When we think of foster care we’re often told about the youngsters who need a loving home while teenagers who don’t find an adoptive family and age out of the system at 18 are often forgotten.
According to the National Foster Youth Institute, 20 percent of foster children in America become homeless as soon as they age out of the system. And only 50 percent of former foster children are employed by the age of 24.
Carter was one of those teenagers. After his dad went to jail and his mom died when he was 10 years old, his life was spent in foster care. As if those experiences weren’t traumatic enough for a 10-year-old, at 18 years old he had to leave his foster home, and he found himself homeless.
The Oklahoma teen ended up in a homeless shelter and then slept on people’s couches. Thankfully, a non profit in the state was able to lend a helping hand and Carter’s future looked a lot brighter.
The nonprofit Pivot was set up 50 years ago to offer a turning point for those youths in need.
Charity workers were able to offer Carter therapy for the trauma he experienced throughout his life, clothing, and a tiny home to call his own.
Pivot has been helping homeless youths for five decades, but recently added the housing component to the services it offers, building a number of tiny homes for young people aged between 16 and 24 years old behind their offices in Oklahoma.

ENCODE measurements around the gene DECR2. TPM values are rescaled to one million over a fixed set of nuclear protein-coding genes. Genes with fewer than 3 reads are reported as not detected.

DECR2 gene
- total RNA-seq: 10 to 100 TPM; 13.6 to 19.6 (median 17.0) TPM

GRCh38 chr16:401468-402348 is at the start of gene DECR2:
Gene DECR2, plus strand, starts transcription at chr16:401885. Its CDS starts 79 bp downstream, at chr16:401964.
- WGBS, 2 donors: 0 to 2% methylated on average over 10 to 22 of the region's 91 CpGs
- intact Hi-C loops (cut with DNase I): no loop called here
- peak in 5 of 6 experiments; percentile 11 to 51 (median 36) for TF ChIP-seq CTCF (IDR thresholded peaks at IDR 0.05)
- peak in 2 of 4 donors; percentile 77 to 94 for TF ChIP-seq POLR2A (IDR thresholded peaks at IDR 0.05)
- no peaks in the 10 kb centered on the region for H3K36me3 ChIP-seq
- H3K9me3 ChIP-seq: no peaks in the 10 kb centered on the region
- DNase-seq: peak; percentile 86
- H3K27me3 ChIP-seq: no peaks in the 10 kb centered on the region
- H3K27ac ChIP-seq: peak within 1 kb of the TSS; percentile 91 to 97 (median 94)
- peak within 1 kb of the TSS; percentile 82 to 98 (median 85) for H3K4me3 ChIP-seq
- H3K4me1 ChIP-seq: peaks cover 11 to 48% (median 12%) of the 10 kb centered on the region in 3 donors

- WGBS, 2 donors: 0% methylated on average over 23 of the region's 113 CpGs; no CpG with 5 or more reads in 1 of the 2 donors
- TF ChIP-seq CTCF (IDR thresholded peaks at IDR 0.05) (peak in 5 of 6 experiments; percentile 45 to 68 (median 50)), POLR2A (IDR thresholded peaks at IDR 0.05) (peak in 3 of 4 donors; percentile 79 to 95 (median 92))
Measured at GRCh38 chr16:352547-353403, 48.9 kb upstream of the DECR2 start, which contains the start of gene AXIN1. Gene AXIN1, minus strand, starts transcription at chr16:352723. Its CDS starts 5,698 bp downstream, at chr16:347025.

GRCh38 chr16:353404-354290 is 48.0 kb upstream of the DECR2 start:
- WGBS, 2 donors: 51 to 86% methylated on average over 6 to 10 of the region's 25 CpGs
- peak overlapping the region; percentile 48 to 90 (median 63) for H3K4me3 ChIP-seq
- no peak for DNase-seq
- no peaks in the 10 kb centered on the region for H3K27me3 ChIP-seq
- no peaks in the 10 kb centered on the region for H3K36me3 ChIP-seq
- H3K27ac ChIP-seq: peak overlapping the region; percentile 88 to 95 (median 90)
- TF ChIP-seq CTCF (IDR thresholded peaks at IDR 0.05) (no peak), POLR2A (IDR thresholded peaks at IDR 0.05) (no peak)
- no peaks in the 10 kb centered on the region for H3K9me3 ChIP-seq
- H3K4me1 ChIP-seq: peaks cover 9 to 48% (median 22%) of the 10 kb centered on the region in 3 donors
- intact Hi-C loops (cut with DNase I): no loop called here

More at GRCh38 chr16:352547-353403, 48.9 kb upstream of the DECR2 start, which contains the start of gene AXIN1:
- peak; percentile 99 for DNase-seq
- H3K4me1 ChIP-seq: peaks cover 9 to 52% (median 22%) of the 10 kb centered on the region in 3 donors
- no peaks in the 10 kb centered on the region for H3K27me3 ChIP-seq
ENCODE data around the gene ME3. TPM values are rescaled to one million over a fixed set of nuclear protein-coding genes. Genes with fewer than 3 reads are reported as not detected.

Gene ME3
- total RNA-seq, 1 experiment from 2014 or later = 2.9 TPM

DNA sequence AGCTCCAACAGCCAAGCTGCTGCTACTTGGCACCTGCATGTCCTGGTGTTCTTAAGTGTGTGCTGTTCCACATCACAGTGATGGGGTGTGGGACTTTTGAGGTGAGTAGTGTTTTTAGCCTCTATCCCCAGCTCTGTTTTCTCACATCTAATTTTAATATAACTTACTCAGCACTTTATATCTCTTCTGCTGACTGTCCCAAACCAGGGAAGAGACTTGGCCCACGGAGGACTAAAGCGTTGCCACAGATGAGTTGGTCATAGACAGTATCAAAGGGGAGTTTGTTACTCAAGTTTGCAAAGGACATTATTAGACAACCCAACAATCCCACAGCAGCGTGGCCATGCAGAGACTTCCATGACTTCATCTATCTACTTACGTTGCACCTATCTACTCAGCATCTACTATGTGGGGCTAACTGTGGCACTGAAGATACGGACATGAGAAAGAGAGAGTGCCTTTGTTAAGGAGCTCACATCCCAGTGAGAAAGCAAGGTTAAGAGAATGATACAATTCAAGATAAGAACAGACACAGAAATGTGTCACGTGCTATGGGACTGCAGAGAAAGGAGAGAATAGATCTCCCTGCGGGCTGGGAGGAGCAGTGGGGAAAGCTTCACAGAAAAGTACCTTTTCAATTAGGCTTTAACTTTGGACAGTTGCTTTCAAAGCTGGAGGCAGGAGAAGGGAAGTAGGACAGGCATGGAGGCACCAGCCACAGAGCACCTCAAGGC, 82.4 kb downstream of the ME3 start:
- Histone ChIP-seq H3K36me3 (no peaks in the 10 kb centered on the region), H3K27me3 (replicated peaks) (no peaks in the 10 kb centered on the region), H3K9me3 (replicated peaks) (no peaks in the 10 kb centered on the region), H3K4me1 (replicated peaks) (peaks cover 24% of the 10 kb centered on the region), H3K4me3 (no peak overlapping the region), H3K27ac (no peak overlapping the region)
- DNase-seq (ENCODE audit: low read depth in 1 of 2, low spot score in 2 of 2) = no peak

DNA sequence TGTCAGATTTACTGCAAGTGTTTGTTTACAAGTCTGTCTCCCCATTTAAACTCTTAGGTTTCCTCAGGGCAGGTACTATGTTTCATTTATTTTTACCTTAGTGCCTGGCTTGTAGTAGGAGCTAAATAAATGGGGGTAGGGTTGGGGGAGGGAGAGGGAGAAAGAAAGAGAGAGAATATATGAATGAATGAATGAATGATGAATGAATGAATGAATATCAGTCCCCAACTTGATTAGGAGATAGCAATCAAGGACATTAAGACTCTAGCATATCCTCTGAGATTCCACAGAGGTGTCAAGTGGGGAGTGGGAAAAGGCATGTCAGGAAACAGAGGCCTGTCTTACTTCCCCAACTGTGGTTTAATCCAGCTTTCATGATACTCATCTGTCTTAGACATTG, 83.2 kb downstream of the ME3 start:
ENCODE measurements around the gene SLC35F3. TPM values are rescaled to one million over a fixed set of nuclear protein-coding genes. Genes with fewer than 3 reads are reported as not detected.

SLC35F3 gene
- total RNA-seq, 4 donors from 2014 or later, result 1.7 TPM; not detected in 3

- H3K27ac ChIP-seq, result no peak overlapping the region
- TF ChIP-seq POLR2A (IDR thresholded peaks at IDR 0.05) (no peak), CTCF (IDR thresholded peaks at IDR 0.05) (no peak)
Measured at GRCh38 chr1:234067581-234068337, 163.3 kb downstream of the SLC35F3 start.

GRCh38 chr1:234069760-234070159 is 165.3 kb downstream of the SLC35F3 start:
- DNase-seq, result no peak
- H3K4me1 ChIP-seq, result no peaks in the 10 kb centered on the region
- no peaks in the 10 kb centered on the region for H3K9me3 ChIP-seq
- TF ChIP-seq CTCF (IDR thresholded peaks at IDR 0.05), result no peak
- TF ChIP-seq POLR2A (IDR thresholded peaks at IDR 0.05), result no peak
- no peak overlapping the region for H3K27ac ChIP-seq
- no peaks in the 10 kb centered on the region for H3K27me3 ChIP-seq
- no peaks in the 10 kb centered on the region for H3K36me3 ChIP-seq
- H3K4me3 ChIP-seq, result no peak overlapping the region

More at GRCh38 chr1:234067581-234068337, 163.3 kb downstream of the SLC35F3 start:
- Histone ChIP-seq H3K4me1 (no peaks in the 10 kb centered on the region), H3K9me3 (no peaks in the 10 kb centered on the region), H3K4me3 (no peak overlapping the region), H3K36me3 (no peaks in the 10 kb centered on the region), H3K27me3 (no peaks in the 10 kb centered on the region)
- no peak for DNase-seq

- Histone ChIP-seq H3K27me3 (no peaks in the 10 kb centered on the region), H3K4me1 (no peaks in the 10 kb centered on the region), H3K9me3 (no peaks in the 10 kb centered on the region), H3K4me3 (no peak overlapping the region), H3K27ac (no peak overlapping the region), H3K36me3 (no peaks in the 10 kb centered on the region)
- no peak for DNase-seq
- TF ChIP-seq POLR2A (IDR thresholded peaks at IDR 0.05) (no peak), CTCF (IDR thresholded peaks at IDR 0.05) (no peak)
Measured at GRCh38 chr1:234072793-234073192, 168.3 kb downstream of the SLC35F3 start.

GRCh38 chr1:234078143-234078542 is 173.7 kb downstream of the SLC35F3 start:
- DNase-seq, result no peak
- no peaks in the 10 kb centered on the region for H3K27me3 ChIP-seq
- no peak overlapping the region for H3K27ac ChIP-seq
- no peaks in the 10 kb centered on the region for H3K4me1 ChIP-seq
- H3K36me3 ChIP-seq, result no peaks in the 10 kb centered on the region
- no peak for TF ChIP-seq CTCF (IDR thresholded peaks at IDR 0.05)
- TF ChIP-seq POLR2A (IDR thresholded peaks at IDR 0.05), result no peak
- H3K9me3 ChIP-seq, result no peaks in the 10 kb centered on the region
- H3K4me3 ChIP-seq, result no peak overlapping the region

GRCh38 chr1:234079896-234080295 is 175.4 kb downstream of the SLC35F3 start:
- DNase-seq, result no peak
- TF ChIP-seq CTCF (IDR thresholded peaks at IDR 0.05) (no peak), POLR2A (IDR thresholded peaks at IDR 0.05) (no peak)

Offering homeless youths a secure place to call their own not only gives them the security they need so they can focus on work or education but also teaches them vital life skills to help them become more independent and employable.
Carter has now learned how to cook, how to budget, and how to shop for groceries effectively. But it’s the simple things that Carter appreciated when he first moved in.
“Having a bed is going to be different, I sleep on a couch right now and I have a lot a back problems from it,” he said.
Initially a home for a former foster kid is offered for a rent of $0 in the first month. Then the tenants have to pay $100 a month for the second and third months. For months four and five, the rent goes up to $125. Then from six months onwards, the rent is fixed at $150 and tenants can stay in the tiny homes for as long as they need to.
In October 2019, the first three of the charity’s tiny homes opened their doors to formerly homeless foster children. However, the project is only just beginning.
There are plans for more than 80 homes and in 2021 they received a grant to build 20 houses.
Such a wonderful idea to help those teens who have nowhere to go and no support when they reach 18 in the foster care system. I hope more schemes like this are set up.